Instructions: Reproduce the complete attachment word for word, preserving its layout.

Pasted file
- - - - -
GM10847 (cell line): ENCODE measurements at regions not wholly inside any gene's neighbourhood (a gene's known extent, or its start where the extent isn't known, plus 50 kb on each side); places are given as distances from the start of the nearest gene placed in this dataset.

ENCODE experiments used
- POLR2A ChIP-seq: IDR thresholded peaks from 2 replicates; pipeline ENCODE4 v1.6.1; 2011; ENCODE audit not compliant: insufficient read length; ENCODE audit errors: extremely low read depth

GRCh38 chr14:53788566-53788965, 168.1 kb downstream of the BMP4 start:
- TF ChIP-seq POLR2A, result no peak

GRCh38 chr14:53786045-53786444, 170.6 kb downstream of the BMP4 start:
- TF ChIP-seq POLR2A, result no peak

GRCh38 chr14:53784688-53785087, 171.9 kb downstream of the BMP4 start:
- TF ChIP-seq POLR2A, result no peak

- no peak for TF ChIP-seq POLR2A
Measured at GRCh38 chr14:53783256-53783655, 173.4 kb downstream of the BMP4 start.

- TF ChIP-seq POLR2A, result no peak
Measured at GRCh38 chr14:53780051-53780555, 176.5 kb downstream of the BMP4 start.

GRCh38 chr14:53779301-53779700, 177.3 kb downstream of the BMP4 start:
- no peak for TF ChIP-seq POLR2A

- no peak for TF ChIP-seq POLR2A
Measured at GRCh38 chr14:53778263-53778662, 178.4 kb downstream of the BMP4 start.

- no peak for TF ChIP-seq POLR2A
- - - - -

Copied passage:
GM10847 (cell line): ENCODE measurements at regions not wholly inside any gene's neighbourhood (a gene's known extent, or its start where the extent isn't known, plus 50 kb on each side); places are given as distances from the start of the nearest gene placed in this dataset.

ENCODE experiments used
- POLR2A ChIP-seq: IDR thresholded peaks from 2 replicates; pipeline ENCODE4 v1.6.1; 2011; ENCODE audit not compliant: insufficient read length; ENCODE audit errors: extremely low read depth

GRCh38 chr14:53788566-53788965, 168.1 kb downstream of the BMP4 start:
- TF ChIP-seq POLR2A, result no peak

GRCh38 chr14:53786045-53786444, 170.6 kb downstream of the BMP4 start:
- TF ChIP-seq POLR2A, result no peak

GRCh38 chr14:53784688-53785087, 171.9 kb downstream of the BMP4 start:
- TF ChIP-seq POLR2A, result no peak

- no peak for TF ChIP-seq POLR2A
Measured at GRCh38 chr14:53783256-53783655, 173.4 kb downstream of the BMP4 start.

- TF ChIP-seq POLR2A, result no peak
Measured at GRCh38 chr14:53780051-53780555, 176.5 kb downstream of the BMP4 start.

GRCh38 chr14:53779301-53779700, 177.3 kb downstream of the BMP4 start:
- no peak for TF ChIP-seq POLR2A

- no peak for TF ChIP-seq POLR2A
Measured at GRCh38 chr14:53778263-53778662, 178.4 kb downstream of the BMP4 start.

- no peak for TF ChIP-seq POLR2A